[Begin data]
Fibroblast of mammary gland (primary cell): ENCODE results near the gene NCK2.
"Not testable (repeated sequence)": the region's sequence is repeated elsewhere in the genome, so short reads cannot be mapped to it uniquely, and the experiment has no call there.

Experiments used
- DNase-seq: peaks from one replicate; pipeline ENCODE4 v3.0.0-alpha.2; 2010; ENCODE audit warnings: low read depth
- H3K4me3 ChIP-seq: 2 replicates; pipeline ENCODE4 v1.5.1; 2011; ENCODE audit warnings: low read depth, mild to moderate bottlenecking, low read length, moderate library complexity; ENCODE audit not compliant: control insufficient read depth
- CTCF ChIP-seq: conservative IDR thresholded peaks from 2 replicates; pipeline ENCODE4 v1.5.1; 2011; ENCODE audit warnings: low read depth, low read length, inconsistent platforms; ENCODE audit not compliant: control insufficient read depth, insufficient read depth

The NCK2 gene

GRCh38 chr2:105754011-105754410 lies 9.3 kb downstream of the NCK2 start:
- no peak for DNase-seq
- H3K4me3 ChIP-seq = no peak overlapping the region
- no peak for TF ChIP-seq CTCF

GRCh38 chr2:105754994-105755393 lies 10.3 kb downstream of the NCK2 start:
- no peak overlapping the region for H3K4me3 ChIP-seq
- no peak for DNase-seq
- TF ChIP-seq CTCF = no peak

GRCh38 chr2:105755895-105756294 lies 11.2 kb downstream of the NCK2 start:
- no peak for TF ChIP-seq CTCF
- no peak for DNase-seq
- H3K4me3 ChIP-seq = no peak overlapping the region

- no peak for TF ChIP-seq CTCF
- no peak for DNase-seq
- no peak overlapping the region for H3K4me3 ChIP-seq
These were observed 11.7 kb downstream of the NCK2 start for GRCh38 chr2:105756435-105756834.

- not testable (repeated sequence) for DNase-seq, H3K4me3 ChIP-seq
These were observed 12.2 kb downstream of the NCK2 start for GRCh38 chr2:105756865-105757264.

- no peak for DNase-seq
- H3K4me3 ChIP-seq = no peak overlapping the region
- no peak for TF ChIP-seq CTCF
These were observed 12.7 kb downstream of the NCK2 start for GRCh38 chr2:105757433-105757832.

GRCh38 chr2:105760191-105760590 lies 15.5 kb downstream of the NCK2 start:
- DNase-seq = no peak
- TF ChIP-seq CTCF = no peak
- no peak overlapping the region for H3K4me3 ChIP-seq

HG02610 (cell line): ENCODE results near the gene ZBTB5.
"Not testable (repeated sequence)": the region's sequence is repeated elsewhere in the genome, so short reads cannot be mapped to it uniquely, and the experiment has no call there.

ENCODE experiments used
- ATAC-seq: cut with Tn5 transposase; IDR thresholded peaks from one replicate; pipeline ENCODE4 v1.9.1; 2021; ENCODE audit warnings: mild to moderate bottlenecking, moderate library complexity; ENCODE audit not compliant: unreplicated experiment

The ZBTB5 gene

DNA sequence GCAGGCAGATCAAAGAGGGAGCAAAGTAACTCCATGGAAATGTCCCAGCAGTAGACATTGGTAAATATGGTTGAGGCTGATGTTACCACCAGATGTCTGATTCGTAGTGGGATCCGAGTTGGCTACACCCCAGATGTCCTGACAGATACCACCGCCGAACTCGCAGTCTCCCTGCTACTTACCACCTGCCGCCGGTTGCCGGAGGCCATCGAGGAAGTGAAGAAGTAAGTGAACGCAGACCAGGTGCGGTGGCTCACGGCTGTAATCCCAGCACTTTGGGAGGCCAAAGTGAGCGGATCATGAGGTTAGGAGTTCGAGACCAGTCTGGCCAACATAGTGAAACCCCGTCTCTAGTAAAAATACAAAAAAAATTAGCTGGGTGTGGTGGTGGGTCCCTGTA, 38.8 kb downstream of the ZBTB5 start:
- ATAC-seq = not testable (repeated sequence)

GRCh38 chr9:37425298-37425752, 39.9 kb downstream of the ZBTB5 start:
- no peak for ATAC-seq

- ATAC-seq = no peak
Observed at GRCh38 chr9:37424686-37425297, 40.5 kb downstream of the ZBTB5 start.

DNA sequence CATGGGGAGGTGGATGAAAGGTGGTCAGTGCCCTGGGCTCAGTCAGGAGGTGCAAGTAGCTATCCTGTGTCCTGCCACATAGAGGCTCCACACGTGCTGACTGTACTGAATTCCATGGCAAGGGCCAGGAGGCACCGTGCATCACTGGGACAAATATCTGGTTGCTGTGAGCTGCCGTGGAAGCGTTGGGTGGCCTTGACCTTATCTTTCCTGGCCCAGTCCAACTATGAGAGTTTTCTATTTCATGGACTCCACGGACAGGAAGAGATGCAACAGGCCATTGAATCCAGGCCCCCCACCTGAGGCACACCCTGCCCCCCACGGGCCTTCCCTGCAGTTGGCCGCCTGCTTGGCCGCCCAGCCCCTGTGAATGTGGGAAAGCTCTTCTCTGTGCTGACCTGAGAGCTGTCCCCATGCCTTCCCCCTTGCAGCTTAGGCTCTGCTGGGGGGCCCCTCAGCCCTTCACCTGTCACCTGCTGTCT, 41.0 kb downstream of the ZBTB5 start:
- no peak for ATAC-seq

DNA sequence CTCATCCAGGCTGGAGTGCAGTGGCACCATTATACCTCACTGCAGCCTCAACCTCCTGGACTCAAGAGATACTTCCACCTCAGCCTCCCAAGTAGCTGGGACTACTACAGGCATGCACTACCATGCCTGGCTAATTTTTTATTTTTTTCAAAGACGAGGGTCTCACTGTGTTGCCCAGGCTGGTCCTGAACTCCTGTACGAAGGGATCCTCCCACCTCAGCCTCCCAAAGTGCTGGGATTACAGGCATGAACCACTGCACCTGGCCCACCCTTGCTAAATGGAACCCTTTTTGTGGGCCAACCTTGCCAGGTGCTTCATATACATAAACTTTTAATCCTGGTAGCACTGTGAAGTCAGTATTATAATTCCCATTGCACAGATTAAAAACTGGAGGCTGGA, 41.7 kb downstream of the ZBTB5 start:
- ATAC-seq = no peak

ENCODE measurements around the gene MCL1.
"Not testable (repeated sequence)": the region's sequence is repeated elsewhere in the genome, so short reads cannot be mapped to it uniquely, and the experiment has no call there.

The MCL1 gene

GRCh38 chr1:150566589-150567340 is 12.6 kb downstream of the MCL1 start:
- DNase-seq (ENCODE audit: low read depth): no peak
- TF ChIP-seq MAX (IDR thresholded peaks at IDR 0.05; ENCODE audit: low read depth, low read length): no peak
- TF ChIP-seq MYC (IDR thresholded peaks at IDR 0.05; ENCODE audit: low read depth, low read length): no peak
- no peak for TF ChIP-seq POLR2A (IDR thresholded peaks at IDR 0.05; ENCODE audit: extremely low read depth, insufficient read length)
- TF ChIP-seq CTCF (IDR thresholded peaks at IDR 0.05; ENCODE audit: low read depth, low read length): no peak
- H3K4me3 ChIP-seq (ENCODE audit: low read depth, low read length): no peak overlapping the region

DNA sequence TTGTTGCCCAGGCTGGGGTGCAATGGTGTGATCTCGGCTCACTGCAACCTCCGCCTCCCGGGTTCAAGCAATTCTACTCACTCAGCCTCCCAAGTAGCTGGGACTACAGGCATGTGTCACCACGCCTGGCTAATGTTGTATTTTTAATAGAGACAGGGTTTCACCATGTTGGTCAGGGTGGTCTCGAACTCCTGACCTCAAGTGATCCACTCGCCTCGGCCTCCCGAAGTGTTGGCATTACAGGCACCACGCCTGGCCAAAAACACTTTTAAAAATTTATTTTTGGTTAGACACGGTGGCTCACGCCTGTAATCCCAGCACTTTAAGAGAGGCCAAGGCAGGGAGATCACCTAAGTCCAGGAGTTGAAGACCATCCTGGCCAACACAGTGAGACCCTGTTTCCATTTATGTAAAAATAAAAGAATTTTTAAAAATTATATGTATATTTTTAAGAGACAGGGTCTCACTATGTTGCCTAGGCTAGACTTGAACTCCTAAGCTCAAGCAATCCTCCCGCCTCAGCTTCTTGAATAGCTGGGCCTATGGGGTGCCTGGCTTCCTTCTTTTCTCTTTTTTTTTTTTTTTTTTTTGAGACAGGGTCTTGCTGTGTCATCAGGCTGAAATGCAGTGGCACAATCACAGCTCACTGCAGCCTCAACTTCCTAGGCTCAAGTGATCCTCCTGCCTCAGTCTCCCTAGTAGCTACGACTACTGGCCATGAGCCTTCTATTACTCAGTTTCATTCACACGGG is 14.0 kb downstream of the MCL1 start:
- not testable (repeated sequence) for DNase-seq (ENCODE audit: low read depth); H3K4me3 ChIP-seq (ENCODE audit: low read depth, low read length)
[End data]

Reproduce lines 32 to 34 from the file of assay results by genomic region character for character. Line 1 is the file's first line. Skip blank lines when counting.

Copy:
- TF ChIP-seq CTCF = no peak
- no peak overlapping the region for H3K4me3 ChIP-seq

HG02610 (cell line): ENCODE results near the gene ZBTB5.